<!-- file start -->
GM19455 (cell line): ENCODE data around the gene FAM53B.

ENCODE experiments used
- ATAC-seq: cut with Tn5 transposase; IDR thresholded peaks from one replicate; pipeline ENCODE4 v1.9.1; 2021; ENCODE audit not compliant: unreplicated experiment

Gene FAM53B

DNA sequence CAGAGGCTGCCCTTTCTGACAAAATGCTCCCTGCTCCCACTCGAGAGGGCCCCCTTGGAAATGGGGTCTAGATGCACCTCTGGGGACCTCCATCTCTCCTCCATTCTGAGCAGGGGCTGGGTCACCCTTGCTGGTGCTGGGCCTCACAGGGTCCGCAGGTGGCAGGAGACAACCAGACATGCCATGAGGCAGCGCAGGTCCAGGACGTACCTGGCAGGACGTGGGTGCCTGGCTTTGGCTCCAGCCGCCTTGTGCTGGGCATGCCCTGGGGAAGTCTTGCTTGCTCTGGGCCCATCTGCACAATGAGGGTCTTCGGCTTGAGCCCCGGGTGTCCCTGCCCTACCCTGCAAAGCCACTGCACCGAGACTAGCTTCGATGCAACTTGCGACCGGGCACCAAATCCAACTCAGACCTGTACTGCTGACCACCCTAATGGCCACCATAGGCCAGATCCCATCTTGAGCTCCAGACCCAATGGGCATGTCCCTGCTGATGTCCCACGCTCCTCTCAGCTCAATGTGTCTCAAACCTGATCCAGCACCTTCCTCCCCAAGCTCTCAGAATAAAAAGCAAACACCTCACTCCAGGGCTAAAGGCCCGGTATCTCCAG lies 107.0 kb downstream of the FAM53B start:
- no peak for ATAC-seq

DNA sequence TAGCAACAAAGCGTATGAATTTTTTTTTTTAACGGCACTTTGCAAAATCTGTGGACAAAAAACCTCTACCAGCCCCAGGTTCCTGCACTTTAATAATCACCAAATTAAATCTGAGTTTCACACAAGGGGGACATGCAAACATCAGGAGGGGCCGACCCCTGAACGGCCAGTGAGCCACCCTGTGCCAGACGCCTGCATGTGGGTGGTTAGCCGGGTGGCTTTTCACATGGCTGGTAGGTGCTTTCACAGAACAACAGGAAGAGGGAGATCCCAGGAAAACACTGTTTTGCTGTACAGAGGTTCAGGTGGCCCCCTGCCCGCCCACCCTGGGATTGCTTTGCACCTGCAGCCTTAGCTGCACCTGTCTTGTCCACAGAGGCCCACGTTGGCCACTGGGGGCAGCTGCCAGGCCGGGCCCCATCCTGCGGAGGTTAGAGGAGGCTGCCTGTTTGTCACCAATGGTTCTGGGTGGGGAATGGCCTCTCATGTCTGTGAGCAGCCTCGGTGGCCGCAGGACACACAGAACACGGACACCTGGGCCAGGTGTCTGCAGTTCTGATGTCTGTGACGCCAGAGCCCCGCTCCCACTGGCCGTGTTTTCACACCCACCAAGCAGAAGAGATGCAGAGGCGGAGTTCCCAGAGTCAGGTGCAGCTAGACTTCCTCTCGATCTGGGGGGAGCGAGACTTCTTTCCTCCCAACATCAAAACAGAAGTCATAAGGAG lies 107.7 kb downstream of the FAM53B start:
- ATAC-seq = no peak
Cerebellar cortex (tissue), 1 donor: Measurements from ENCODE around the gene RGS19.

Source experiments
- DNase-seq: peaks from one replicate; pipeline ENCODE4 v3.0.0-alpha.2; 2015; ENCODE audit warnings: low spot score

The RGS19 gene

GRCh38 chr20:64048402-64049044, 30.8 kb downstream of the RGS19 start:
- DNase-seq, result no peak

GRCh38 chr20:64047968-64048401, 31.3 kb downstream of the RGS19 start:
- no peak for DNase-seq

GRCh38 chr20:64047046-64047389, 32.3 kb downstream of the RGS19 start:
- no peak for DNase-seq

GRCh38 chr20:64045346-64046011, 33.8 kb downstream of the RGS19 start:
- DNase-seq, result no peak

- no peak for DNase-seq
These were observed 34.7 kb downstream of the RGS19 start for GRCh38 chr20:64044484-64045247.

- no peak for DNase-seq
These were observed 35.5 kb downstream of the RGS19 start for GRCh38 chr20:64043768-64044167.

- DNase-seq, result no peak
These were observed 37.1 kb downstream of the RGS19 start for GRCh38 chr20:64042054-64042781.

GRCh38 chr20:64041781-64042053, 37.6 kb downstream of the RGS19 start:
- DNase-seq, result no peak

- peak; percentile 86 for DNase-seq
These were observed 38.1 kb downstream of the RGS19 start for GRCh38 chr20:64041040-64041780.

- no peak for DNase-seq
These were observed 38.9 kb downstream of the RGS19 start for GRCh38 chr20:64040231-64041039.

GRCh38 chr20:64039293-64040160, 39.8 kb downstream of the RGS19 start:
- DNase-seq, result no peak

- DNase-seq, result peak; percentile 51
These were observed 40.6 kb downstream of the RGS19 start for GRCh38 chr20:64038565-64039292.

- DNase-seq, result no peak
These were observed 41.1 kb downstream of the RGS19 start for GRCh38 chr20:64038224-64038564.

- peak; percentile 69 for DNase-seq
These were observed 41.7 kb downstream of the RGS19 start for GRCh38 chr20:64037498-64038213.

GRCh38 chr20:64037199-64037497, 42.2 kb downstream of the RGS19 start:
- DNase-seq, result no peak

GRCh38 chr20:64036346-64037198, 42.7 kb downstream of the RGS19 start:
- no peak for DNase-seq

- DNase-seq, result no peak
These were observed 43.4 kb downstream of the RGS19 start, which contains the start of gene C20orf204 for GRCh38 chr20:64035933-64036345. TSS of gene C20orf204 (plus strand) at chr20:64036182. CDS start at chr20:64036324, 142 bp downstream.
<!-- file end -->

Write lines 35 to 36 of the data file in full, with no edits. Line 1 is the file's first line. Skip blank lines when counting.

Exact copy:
- DNase-seq, result peak; percentile 51
These were observed 40.6 kb downstream of the RGS19 start for GRCh38 chr20:64038565-64039292.